Mexican Hot Chocolate Cookies {Gluten free, Vegan, Refined Sugar Free}Mexican Hot Chocolate Cookies {Gluten free, Vegan, Refined Sugar Free}

Mexican Hot Chocolate Cookies

These healthy treats use fructose free rice malt syrup to sweeten.

Homemade almond butter lends a soft and slightly chewy texture once baked. If you use store bought almond butter, try and find one without added salt – otherwise, omit the extra sea salt from the recipe.

The spice mixture includes mesquite powder, cayenne pepper for a bit of kick, and ginger. I only used a small amount of dark (plant based!) chocolate to fold through – but by all means go crazy with that part.

Finally – I’m sure yours will rise better than mine did for these photographs – earlier test batches certainly did. I fluffed around taking photos of the mixture before popping them in the oven, so I think the effect of the baking soda may have worn off.

Hope you enjoy – the recipe makes 12 – and they would go pretty nicely with my homemade Masala Chai if you haven’t tried it yet,

L.

Mexican Hot Chocolate Cookies {Gluten free, Vegan, Refined Sugar Free}Mexican Hot Chocolate Cookies {Gluten free, Vegan, Refined Sugar Free}

If you make and enjoy this recipe, please leave a rating below. And better yet – leave me a comment to tell me how you got on, or just say hi – I LOVE hearing from you. Follow me on Instagram, Facebook or Pinterest to see more of my everyday recipes and wellness tip.

A towering stack of freshly baked cookies on the kitchen bench
Print Recipe
5 from 3 votes

Mexican Hot Chocolate Cookies {GF, V}

Healthy and delicious Mexican Hot Chocolate Cookies spiced with mesquite, ginger and cayenne. Gluten free, vegan and refined sugar free. Makes 12 cookies.
Prep Time15 mins
Cook Time10 mins
Total Time25 mins
Course: Baking
Cuisine: Gluten free, Vegan
Servings: 12
Calories: 205kcal

Ingredients

DRY:

  • 1 cup sweet white sorghum flour
  • ¼ cup raw cacao powder
  • 2 teaspoons mesquite powder
  • 1 tablespoon flax meal
  • 1 teaspoon ginger powder
  • 1/8 – ¼ teaspoon cayenne pepper depending on your taste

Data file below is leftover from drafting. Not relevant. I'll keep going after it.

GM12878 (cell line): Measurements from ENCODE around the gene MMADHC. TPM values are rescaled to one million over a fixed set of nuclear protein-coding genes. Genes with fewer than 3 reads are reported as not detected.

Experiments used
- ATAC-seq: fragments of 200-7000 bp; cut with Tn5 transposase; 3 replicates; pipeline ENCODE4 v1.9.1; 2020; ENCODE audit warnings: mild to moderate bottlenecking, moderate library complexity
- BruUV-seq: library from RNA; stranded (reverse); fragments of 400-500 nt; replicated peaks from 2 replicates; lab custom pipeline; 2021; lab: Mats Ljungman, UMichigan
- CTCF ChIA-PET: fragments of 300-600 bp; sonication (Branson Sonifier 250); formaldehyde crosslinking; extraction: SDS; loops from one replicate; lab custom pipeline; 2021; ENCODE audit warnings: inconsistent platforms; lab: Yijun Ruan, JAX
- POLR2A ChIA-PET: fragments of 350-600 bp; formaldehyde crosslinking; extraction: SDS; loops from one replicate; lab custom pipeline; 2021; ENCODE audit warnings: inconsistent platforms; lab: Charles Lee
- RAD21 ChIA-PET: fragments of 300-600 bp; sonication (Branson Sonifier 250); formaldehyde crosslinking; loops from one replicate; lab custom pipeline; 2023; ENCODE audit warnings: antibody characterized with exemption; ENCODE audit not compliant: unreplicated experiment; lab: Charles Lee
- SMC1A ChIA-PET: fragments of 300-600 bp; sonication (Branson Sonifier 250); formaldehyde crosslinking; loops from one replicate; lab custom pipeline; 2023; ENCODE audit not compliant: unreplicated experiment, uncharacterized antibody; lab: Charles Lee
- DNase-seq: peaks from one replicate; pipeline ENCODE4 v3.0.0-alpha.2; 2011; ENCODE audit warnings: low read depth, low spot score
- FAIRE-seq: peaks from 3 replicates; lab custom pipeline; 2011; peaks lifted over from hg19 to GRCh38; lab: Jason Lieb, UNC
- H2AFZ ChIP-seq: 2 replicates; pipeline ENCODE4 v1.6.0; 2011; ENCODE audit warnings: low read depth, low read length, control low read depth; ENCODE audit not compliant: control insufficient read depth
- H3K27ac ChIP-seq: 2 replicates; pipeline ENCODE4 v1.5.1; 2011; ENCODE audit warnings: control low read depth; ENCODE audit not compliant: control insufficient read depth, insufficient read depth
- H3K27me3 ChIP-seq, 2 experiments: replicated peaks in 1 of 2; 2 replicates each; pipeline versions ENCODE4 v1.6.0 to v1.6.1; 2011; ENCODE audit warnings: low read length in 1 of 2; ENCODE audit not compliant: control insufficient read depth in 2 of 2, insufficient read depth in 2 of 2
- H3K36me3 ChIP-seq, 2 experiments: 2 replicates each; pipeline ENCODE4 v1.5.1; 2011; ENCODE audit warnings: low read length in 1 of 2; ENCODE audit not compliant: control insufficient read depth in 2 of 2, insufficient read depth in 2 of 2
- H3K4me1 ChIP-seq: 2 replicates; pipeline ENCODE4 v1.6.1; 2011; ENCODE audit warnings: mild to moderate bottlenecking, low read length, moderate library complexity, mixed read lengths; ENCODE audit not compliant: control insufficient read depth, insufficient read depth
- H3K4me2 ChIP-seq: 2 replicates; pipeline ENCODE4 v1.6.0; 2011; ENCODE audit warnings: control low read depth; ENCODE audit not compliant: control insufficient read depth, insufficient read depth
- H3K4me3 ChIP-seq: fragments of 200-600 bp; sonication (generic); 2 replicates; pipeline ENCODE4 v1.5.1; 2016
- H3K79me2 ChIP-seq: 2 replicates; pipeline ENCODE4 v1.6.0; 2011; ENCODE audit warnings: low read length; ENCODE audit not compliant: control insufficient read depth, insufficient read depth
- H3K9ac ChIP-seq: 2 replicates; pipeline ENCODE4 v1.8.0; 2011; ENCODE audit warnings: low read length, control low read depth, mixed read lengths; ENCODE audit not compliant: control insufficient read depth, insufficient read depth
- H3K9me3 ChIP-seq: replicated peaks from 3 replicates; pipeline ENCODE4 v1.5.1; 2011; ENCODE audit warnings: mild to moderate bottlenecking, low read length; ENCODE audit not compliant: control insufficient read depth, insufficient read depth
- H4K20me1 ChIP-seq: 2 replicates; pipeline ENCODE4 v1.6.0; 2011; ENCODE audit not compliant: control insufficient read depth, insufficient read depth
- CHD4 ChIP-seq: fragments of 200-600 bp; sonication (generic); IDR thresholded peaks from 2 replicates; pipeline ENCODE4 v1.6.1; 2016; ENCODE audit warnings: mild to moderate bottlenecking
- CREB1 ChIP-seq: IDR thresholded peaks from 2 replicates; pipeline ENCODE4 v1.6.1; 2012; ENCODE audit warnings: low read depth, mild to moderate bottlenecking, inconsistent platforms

• ½ teaspoon sea salt coarse
  • ½ teaspoon baking soda

WET:

  • ½ cup homemade almond butter or natural, unsalted store-bought
  • ½ cup rice malt syrup
  • 2 tablespoons coconut oil liquefied

TO MIX THROUGH:

  • 40-50 g quality 70% dark chocolate chopped

TO DECORATE:

  • Cacao nibs
  • Coarse sea salt

Instructions

  • Pre-heat oven at 180˚C.
  • Sift dry ingredients into a large mixing bowl, stir to combine, then mix in the chopped chocolate.
  • Blend all wet ingredients till smooth, then pour over the dry mixture.
  • Use a spatula to fold the mixture together till it forms a dough.
  • Divide mixture into two balls, then make six smaller balls with each. Press onto a baking tray lined with baking paper, leaving space for the cookies to expand. Sprinkle a few cacao nibs over each.
  • Bake at 180˚C for 10 minutes.
  • Remove from oven and let cool, so cookies can set.
  • To serve, sprinkle a little coarse sea salt over the top.

Notes

Store in an airtight container. You may like to try switching the sorghum for oats.

Nutrition

Calories: 205kcal

Mexican Hot Chocolate Cookies {Gluten free, Vegan, Refined Sugar Free}

References:
  1. Khan, I., Yousif, A.N., Johnson, S.K., & Gamlath, S. (2015). Acute effect of sorghum flour-containing pasta on plasma total polyphenols, antioxidant capacity and oxidative stress markers in healthy subjects: A randomised controlled trial. Clinical Nutrition, 34(3), 415-421. Doi: http://dx.doi.org/10.1016/j.clnu.2014.08.005
  2. Dykes, L., & Rooney, L.W. (2006). Sorghum and millet phenols and antioxidants (Review). Journal of Cereal Science, 44(3), 236-251. Doi: 10.1016/j.jcs.2006.06.007

ABOUT THE AUTHOR

Hi I’m Lauren, practising Naturopath, Medical Herbalist, Nutritionist, and essential oils educator in Auckland, New Zealand. I’m incredibly passionate about food as medicine, and helping people connect with the healing power of Nature. I’ve been sharing my recipes and health articles here since 2012.

BNatMed, AdDip NutMed, BCS, Certified FitGenes Practitioner.